Laparoscopic versus robot-assisted surgery for median arcuate ligament syndrome Article

Full Text via DOI: 10.1007/s00464-013-3061-x PMID: 23846363 Web of Science: 000325477600015

Cited authors

  • Do, Michael V.; Smith, Taylor A.; Bazan, Hernan A.; Sternbergh, W. C., III; Abbas, E.; Richardson, William S.


  • Median arcuate ligament syndrome (MALS) is an uncommon disorder characterized by postprandial abdominal pain, weight loss, and vomiting related to the compression of the celiac artery by the median arcuate ligament. This syndrome has been classically treated with an open surgical approach. More recently, laparoscopic and robotic approaches have been used. We present our outcomes with laparoscopic and robot-assisted treatment of MALS.; We performed a retrospective review of all patients treated for MALS from March 2006 to August 2012 at a single institution.; A total of 16 patients with MALS were treated: 12 patients via a laparoscopic approach and 4 patients via a robot-assisted approach. Patient characteristics and comorbidities were similar between groups. We experienced no intraoperative or perioperative conversions, complications, or deaths. The mean operative time for the laparoscopic approach was significantly shorter than for the robotic approach (101.7 vs. 145.8 min; P = 0.02). However, we found no significant difference in length of hospital stay (1.7 vs. 1.3 days, P = 0.23). The mean length of follow-up for laparoscopically treated patients was 22.2 months and for robotically treated patients it was 20 months. Eight patients (67 %) in the laparoscopic group and two patients (50 %) in the robotic group had full resolution of their abdominal pain. Three patients in the laparoscopic group and two patients in the robotic group ceased chronic narcotic use after surgery.; Both laparoscopic and robotic approaches to MALS treatment can be performed with minimal morbidity and mortality. The laparoscopic approach was associated with a significantly shorter operative time. While innovative, the true advantages to robot-assisted MALS surgery are yet to be seen.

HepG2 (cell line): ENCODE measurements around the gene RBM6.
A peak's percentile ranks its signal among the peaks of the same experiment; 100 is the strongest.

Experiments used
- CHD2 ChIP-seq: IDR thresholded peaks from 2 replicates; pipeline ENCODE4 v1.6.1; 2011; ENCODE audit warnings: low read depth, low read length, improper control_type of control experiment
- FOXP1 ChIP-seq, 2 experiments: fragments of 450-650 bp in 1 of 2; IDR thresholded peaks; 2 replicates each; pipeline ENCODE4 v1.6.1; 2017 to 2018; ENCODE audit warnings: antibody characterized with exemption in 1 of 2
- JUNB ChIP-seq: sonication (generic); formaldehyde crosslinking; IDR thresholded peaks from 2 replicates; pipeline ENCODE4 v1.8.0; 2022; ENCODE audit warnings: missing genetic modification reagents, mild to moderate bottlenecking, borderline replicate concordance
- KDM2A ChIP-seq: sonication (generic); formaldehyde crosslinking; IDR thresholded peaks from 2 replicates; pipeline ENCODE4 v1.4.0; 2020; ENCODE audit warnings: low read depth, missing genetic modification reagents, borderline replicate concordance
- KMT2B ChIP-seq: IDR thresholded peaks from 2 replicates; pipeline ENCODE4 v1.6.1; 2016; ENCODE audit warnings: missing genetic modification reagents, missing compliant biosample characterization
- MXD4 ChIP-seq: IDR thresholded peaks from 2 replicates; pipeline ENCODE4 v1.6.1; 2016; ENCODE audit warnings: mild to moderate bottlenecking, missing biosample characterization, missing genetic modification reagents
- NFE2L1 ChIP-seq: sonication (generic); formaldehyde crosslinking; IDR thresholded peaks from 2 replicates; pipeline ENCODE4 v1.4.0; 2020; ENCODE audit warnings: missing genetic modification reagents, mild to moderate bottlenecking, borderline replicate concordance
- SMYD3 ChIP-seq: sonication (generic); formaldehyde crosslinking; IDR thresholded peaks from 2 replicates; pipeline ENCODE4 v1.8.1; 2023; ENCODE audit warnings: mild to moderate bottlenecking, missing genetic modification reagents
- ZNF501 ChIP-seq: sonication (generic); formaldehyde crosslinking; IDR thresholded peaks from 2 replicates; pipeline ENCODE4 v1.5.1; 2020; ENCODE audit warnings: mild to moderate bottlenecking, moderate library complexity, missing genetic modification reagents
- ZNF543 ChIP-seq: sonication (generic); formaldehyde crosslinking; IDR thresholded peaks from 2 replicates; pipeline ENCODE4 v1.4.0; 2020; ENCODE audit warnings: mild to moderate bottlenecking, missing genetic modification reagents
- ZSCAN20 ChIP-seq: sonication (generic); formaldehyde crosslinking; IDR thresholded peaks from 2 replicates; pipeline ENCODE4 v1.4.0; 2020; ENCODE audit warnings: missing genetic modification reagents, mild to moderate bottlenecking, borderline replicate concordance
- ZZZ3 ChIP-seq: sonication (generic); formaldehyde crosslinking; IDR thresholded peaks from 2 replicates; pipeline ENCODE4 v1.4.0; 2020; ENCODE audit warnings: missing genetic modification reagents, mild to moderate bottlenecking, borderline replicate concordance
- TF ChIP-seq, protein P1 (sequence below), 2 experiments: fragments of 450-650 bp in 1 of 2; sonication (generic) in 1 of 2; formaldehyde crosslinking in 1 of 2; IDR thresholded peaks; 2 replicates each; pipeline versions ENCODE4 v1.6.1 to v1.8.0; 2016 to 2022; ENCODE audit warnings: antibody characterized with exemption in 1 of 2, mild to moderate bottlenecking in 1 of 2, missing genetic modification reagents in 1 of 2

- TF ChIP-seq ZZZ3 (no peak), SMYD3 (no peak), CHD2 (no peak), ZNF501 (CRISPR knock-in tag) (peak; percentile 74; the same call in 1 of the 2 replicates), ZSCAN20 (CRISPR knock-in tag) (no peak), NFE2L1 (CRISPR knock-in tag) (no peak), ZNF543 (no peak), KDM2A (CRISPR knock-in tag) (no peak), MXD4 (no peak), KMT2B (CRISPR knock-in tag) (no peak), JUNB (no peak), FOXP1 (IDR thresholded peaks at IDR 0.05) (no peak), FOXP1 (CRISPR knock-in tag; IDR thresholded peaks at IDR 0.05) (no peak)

Publication date

  • 2013

Published in

International Standard Serial Number (ISSN)

  • 0930-2794

Start page

  • 4060

End page

  • 4066


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